Kicking off your arts section with a nearly full page on the 7: Professional Native Indian Artists Inc.’ group art show provided an excellent historical and polemic view of the “First Nations Group of Seven” [“Some Overdue Love” by Greg Beatty, Oct. 31-Nov. 13].

Prompted both by the article and my already frequent visits to the Mackenzie, I decided to attend for the cultural significance but I stayed for the art. My one self-assignment was to see if there was a way to view and appreciate the seven artists in order to register individual differences and personalize their works in my own mind.

Michelle Lavallee and her staff have outdone themselves in the Mackenzie space. Any show including seven artists whose art spans decades could easily have seemed disconnected or confusing, considering artwork as physically colourful as these. Lavallee structures the show with a deft guiding hand, using effective signage, perfect lighting and very stylish use of wall colours behind the exhibits. All these techniques help cluster the artists’ works into meaningful categories, making them more accessible.

When you attend, you’ll discover from Norval Morrisseau that the Dept. of Indian Affairs once offered to give him painting lessons which he, lucky for us, declined. He said factually that “There is no one who can teach me this kind of art”.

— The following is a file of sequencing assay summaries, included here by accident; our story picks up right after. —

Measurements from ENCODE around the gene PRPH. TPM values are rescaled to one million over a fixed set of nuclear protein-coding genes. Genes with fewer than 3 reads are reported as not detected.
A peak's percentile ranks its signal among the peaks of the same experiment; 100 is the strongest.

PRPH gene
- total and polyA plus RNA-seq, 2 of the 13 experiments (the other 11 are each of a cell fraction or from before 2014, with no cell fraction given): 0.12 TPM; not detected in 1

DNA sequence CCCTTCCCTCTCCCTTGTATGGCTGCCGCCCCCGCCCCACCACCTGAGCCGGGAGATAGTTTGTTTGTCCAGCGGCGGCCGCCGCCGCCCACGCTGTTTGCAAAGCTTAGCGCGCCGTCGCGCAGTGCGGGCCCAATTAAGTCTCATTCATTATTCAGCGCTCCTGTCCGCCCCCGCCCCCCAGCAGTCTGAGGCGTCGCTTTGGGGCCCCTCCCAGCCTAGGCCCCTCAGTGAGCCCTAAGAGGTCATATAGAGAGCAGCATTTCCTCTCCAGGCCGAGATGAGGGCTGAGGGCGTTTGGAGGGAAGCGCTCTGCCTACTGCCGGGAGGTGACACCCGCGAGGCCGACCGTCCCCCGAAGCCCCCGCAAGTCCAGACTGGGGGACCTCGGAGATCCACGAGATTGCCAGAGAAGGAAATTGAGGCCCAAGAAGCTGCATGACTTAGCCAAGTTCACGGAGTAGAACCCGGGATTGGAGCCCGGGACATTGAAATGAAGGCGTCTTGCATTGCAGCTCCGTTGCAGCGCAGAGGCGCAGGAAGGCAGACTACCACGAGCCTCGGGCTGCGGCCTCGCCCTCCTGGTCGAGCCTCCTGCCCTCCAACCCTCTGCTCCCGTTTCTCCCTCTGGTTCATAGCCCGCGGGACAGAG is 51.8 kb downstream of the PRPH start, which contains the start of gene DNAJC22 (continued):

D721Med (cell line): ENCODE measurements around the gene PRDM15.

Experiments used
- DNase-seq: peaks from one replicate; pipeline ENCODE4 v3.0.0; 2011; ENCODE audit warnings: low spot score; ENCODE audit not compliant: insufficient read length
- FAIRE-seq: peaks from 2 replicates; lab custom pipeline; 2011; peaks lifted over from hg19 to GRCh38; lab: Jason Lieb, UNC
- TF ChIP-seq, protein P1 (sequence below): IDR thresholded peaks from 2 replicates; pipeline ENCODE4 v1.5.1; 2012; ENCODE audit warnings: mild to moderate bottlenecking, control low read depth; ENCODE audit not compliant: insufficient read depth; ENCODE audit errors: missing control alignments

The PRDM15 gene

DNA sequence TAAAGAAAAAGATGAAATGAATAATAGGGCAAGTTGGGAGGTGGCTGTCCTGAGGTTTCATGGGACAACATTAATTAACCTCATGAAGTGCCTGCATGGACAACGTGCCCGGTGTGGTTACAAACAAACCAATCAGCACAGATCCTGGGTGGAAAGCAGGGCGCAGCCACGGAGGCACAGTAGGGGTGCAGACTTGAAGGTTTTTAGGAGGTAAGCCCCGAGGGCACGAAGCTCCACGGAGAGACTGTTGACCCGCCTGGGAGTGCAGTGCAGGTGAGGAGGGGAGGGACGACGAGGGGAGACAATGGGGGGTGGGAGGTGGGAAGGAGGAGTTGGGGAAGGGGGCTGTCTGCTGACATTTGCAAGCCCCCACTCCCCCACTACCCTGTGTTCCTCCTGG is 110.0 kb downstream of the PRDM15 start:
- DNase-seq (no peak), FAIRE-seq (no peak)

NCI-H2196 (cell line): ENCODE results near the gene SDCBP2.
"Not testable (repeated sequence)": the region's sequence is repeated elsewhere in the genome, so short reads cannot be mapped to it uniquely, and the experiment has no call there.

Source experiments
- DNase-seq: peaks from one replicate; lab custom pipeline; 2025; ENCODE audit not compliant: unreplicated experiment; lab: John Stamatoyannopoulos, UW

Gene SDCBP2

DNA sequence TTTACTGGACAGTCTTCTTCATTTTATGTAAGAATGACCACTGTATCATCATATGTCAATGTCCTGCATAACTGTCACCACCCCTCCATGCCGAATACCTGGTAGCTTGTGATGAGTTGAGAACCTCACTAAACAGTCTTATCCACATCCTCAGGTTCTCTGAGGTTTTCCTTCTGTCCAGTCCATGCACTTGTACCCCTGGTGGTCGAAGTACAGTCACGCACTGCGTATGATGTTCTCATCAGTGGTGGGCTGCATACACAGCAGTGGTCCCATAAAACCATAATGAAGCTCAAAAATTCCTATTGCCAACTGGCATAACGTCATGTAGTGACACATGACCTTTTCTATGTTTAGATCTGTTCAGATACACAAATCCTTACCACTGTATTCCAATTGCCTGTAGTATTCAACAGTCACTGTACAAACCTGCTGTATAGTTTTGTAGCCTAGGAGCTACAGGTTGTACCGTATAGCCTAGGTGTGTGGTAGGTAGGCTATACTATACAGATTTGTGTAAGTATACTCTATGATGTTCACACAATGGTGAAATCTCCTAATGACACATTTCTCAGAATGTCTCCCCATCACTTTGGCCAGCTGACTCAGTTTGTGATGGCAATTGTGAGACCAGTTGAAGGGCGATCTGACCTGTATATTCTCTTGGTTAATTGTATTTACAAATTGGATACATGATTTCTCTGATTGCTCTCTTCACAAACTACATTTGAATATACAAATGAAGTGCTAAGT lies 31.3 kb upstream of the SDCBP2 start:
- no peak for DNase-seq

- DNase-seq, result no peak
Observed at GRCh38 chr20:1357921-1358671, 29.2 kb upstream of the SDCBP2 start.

You’ll discover Daphne Odjig’s painted great-great-grandfather spirits, whose four-fingered hands emerge from half-secluded portals ambiguously seeming to open both forward into the future, yet back into numberless previous generations.

Joseph Sanchez references the three times he was struck by lightning. Both his biographical notes and his drawings show us the powerful effects those events had on his artistic vision.

One fascinating inclusion of the 7 show is Daphne Odjig’s painting of an open-air market in Jerusalem, one of the 1977 series sponsored by El Al air lines. I’d like to see the other three in the series!

After two visits to the 7, the Alex Janvier paintings emerged as my favourites. His tumbling and looping pigmented figures generate tension against white space on the canvasses, producing views that seem microscopic and yet gigantic at the same time. The net effect seems to balance a confident human precision against an almost ethereal weightlessness.

Prairie Dog, I believe, is the first major Regina newspaper to pick up on the importance of this show.

If you don’t have such an official category, can I vote Mackenzie’s 7-Show” as the best show of 2013 in a local gallery?

Robert Trofimenkoff, Regina


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